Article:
In just a couple of weeks Boston will host the annual Workers' Compensation Research Institute's conference. Lots of interesting research presentations on things that workers' compensation wonks love to cavort about.
A lot of the conference this year is medical in nature: fee schedules, outcomes, utilization review, jurisdictional issues on medical control and treatment...
We'll find out, predictably I think, that states with fee schedules cost less than those without. We'll probably learn that rewarding system vendors based on measurable outcomes, rather than on the services provided, generates better results and system savings. We'll learn that there are differences between jurisdictions that some may, or may not, exploit to their benefit or detriment.
Missing in the grand scheme, though, is this industry's unwillingness to accept that mental health is just as important to controlling costs, to achieving good outcomes, to minimizing disability, as any external, artificial controls dictated by law or regulation.
A lot of jurisdictions have laws that minimize employer liability for psychological or psychiatric issues, whether or not caused by work. Treatment is segregated - body parts are treated as though independent of the rest of the body, or the mind.
There is one commonality among all injuries, whether industrial or not: pain.
The reason someone seeks medical care is because something is causing pain. It might be the flu making one's head hurt with coughing, sneezing, running sinuses, achy back... It might be some trauma, a wound or fractured bone.
It might be that the boss yelled or was mean-spirited.
That's all pain. Pain isn't felt by the appendage, or the organ. Pain is an interpretation of signals from nerves that is processed by the brain. The purpose of pain is to send a message - stop doing what it is that causes the pain.
It's really pretty simple. Pain is in the head. It is real because our minds say it is.
Some of the most interesting breakthrough research is about how the mind can challenge pain, alter its character, change the outcome.
Becky Curtis, our 2015 Comp Laude Injured Worker award winner, can tell you all about how the mind can change the perception of pain.
Michael Coupland, a vociferous proponent of cognitive behavioral therapy, has the data and statistics on pain perception and altering outcomes to demonstrate the power of the mind over pain.
Senator Patrick Kennedy, talking about his battle with addictions, notes that the social stigma against mental health has stymied medicine's ability to take care of the whole person. We take statins to forego the possibility of a heart attack or stroke. We support biennial dental care to stem tooth decay. We promote exercise to stave off obesity and stimulate our muscles.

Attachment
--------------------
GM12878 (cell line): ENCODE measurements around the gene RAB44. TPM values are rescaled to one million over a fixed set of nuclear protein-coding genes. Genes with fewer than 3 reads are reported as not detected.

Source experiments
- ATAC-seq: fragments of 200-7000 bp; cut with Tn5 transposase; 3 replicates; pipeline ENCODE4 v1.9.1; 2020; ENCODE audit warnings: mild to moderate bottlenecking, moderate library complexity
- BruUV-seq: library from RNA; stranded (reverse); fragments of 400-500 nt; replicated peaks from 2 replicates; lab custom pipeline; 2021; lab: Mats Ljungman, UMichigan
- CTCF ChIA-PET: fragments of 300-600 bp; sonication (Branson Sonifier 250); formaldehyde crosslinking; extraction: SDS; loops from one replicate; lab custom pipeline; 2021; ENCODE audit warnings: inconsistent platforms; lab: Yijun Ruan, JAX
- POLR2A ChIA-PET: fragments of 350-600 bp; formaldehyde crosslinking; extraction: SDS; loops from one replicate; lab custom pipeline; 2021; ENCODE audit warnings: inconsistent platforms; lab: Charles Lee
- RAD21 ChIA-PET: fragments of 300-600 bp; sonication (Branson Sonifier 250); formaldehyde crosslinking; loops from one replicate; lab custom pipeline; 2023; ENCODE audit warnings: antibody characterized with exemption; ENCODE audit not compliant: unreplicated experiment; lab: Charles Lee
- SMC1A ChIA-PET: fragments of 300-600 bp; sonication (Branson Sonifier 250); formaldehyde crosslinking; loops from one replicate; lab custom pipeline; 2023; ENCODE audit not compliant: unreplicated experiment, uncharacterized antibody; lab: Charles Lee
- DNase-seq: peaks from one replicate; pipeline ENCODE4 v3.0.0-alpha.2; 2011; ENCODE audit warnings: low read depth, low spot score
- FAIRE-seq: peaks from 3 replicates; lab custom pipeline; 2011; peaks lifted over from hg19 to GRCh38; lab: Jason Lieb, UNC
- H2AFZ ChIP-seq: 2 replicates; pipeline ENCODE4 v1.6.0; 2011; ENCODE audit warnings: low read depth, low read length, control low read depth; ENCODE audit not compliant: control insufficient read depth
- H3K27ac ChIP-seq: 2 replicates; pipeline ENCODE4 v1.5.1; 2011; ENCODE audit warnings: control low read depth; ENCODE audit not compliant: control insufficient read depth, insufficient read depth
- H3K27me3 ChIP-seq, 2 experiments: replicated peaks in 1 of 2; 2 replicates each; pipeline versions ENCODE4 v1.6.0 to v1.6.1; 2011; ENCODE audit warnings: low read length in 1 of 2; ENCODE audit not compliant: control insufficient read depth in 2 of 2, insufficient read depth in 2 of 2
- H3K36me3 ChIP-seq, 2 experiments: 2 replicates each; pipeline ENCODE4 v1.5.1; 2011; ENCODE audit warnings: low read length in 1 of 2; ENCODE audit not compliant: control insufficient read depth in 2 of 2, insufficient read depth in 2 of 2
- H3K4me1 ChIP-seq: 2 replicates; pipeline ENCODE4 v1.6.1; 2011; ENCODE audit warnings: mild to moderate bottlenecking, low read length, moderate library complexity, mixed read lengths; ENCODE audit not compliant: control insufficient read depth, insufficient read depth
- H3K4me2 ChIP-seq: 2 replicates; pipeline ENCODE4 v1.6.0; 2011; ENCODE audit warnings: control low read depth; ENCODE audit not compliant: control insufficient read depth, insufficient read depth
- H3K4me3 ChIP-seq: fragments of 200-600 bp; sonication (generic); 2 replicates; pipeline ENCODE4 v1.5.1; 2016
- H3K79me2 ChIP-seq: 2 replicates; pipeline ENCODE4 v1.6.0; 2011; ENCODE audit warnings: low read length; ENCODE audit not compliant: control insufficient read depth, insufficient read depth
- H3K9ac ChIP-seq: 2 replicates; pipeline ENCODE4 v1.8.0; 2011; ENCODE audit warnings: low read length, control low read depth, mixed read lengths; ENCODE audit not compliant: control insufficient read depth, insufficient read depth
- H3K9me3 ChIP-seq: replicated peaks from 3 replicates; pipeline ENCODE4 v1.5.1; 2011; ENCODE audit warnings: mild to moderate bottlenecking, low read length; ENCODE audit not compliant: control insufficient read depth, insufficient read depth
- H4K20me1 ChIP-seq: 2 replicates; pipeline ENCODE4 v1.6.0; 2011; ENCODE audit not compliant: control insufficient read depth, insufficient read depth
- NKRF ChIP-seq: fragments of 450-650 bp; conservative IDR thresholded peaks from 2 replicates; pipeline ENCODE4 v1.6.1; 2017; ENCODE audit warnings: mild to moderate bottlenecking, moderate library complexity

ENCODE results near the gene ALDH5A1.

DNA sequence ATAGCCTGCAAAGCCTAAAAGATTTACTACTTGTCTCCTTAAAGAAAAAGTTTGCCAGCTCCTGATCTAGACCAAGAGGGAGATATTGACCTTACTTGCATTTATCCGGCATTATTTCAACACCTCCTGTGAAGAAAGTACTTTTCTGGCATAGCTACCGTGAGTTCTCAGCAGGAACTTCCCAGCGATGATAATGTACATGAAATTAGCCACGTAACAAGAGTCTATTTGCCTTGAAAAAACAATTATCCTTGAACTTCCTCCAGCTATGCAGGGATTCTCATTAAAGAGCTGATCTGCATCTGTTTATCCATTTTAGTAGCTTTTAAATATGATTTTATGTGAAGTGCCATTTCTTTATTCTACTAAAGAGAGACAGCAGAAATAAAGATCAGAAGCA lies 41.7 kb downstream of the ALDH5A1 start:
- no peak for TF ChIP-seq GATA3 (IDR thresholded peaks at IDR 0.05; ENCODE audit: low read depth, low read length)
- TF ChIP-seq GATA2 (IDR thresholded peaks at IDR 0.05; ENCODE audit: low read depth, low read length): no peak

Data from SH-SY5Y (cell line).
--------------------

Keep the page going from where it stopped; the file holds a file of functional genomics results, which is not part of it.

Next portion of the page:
Yet, we eschew mental health services ... until it's too late. It's easier to dispense a pill than it is to dispense good psychology.
We know the path to wellness, to productivity, to return to society, is through the mind.
The Journal of Occupational and Environmental Medicine, in this month's issue, looks at wellness programs and why one company's program is a success, and another's a failure. The conclusion - it's about the whole person, an integrated approach.
What happens in workers' compensation treatment (and, frankly, in much of general health medicine) is a focus on the symptom, but not the problem. We treat the broken bone, the laceration, the low back pain, with physical modalities and drugs.
Throw a psych ICD code into the mix, though, and all hell breaks loose. We are conditioned to treat mental health as a negative, as that person's problem and not part of the claim.
But it's irrefutable that the mind controls the body, and controls one's perception of pain.
I have a high tolerance for pain. My threshold is miles higher than my wife's. Maybe it's because I've been a daredevil all of my life, jumping off roofs, skying a table top on my motorcycle, leaping off cliffs on a bicycle - all those crashes, all those broken bones and organs... I heal and move on to the next adventure.
Others don't have the same tolerance. They may become slaves to their injuries - instead of having an injury, they ARE the injury...
We can't help everybody. There are some that can not be redeemed, their issues too deep; complications interfere with desired outcome.
But most can be helped. Most can be brought back into productivity and well being; if mental health services are implemented earlier in the claim. Much earlier in the claim - like right at the very beginning of the very first treatment implementation.
The trite phrase, "prevention is the best medicine," applies. Identify early-on mental obstacles to return to health, deal with them head on. Don't worry about assuming someone's psychological disability - the fact is that's already happened by virtue of the workers' compensation claim!
When workers' compensation's culture changes to recognize the realities of mental health on successful outcomes, then the conversations at WCRI's annual conference will be less about controlling medical costs, and more about what to do with all the money that's saved on claims...